Land records are a transfer of real (not personal) property. There are two types of land records: State Land (Metes & Bounds) and Public Land (Township & Range). Two formats: Patents or Grants and Deeds. There should be 2 records of each land transaction—Acquisition and Disposal.
What Can Be Learned In Land Records?
• Dates of residence.
• Lay of land—names of creeks, roads, etc.
• Approximate age of individuals.
• Wife or wives first names.
• Earlier or later places of residence.
• Approximate dates of death.
• Relationships and heirs.
• Neighbors and Communities.
Where are Land Records Found?
• Counties, State Archives, State Land Offices (entries, surveys, and patent or grants)
• County Court (Deed books and often separate books for Mortgages, Leases, Agreements, etc.)
• Probate Court (Will books and/or administration & settlement books for Intestate deaths)
• Chancery or Equity Court (Land Partition Suits)
• Bureau of Land Management online or NARA.
• (Printed Books, Family History Library Microfilm, and PERSI in periodicals)
Here is some vocabulary to be familiar with when reviewing land records:
• Grantor (Direct, 1st part)—Seller.
• Grantee (Indirect, 2nd part)—Buyer.
• Dower—Widow’s guaranteed third of land in husband’s estate.
• Fee Simple—Owner owns the land and can dispose of it as he likes.
• Equity—Cases between individuals in Chancery Court.
Metes & Bounds Land (State-Land)
• Original 13 Colonies plus Kentucky, Tennessee, West Virginia, Vermont, New Hampshire, Maine, Texas, and Hawaii (=21 total).
• Descriptions dependent on physical features–
“From a red oak, north XX degrees, east XX poles to name’s line, thence, ….”
• Examples online:
Library of Virginia http://www.lva.lib.va.us/whatwehave/land/index.htm
Secretary of State Office Kentucky:
How was Land Acquired?
• Grant or Patent from Crown, Colony, Proprietor, State, or Federal Governments.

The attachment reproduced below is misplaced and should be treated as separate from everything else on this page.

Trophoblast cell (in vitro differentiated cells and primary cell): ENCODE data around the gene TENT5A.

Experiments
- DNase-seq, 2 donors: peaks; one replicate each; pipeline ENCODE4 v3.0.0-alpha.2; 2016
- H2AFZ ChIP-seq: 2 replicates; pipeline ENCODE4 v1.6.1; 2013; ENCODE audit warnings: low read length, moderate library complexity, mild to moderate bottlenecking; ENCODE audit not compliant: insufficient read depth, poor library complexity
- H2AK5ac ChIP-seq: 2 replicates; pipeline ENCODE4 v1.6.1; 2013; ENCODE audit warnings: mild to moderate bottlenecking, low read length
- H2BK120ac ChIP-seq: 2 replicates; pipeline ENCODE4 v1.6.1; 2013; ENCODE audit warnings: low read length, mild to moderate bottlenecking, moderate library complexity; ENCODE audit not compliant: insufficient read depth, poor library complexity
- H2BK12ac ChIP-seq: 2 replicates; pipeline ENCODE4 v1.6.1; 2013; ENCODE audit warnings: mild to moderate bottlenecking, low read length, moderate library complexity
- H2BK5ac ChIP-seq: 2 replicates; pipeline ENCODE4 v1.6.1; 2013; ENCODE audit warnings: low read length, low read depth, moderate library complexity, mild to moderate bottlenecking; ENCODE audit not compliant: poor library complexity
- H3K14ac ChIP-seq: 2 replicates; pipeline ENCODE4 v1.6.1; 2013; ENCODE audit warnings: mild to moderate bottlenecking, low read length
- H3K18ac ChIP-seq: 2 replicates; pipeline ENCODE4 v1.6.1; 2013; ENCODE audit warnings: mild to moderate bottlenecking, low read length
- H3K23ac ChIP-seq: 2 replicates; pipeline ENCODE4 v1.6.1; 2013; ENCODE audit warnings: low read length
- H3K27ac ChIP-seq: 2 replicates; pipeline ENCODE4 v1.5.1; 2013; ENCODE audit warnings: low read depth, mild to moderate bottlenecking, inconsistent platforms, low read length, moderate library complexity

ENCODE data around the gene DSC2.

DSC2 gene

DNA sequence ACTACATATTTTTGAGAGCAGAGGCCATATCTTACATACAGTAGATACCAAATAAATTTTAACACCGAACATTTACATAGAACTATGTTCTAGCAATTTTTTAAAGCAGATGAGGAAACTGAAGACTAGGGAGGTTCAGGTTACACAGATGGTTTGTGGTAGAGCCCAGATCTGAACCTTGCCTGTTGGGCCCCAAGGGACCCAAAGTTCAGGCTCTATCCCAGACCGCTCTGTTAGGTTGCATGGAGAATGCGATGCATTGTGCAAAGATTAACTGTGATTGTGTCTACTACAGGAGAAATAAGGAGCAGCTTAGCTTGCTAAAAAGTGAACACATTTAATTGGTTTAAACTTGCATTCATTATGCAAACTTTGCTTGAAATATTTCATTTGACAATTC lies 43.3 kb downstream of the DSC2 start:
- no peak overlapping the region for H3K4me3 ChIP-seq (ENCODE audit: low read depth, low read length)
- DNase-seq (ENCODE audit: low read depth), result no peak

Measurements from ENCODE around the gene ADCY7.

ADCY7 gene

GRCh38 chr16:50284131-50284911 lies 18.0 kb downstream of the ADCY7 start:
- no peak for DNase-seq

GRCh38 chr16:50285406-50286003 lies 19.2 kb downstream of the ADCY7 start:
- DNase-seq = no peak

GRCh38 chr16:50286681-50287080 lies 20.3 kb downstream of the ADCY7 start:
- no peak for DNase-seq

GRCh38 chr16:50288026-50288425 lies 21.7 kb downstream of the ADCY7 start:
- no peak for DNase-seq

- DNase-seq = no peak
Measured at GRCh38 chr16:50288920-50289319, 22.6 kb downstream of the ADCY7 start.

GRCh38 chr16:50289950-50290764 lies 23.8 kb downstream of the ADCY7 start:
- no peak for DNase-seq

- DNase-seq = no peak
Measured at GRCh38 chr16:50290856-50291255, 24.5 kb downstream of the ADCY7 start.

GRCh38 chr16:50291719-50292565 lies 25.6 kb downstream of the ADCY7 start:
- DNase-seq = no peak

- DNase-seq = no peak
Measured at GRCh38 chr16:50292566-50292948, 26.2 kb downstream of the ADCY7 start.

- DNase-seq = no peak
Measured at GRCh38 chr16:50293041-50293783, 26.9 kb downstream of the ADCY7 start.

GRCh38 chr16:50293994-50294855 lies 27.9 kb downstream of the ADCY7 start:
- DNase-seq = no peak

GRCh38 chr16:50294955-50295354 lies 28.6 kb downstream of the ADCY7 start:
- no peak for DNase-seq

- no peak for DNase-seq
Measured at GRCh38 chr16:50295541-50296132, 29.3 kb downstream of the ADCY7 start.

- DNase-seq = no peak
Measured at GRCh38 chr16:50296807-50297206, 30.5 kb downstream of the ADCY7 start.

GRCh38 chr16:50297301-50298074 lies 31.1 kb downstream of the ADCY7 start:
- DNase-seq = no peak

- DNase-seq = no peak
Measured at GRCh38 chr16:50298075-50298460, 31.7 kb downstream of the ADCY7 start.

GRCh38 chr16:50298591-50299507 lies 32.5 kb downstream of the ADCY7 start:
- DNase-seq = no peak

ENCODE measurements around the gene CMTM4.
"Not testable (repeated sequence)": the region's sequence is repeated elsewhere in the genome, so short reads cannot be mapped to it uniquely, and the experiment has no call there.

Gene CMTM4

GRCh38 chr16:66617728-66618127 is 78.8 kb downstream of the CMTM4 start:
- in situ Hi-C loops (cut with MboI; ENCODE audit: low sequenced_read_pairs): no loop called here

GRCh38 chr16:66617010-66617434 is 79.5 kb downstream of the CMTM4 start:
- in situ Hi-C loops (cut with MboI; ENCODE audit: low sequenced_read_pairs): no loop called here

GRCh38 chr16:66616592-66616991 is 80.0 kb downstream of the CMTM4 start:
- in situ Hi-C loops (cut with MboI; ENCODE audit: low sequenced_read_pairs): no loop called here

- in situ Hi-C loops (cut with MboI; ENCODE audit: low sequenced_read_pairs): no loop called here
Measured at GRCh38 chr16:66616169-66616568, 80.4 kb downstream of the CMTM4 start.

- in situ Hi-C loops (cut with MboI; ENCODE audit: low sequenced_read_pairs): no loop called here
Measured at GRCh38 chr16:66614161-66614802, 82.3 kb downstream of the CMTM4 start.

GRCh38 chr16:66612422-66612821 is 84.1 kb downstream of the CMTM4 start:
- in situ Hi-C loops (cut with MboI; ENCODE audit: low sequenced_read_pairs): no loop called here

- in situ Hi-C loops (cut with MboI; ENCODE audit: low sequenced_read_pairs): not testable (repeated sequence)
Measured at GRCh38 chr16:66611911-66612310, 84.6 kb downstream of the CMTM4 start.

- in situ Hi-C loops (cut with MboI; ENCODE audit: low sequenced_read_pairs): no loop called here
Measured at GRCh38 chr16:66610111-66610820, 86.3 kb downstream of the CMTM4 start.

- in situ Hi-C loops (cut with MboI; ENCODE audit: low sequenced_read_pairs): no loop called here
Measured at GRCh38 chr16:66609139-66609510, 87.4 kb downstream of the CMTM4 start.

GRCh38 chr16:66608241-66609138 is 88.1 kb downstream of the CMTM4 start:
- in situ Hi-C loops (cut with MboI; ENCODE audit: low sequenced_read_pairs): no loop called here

• Headrights, Land Lottery--any settler had right to X# Acres.
• Bounty Land for military Service, both State & Federal.
• Assignment or purchase of another’s right.
• Preemption (Private Settlement prior to establishing Land Office).
• Sheriff’s sale of unpaid tax land.
• Deed of transfer from another person.
Steps to Grants or Patents
• ENTRY--register claim to particular tract at Court House or Capital of Colony or State.
• WARRANT--paper received when “entered”, allowing for survey.
• SURVEY--at persons own cost, but usually done by County surveyor.
• GRANT/PATENT--ownership paper received on return to Court House or Capital of Colony/State to register survey.
• Distinction in Virginia: Patent = Colonial period;
Grant = By State in Federal period.
Parts of a Land Deed
• Parties (Names)
• Locations (county and state of residence of each)
• Payment (in dollars or pounds)
• Property Description (township/range or metes/bounds)
• Chain of Title (mainly in metes and bounds States; rarely in Public Land States.)
• Guarantees (“to Have and to Hold Forever”)
• “Signatures” (the clerks’ writing, not actual signatures)
• Witnesses (may be neighbors or relatives)
• Dower Release (wife’s name)
• Acknowledgement, Receipts, and Recording Info.
• Ordinance of 1785 established Townships and Ranges.
• For 29 States from Ohio, Michigan, and Alabama to the west and including Florida.
• First sale = 1787; most sales were after 1796 due to length of time required to get process going.
o Settle Indian Claims.
o Announce Land opening.
o Settle preemption claims (persons previously settled there).
o Open Federal Land Office locally.
o Local Federal Land Office sells land.
• Descriptions--“640 acres in the southwest quarter of Section 4, Township 14, Range 7, X County, Y State.”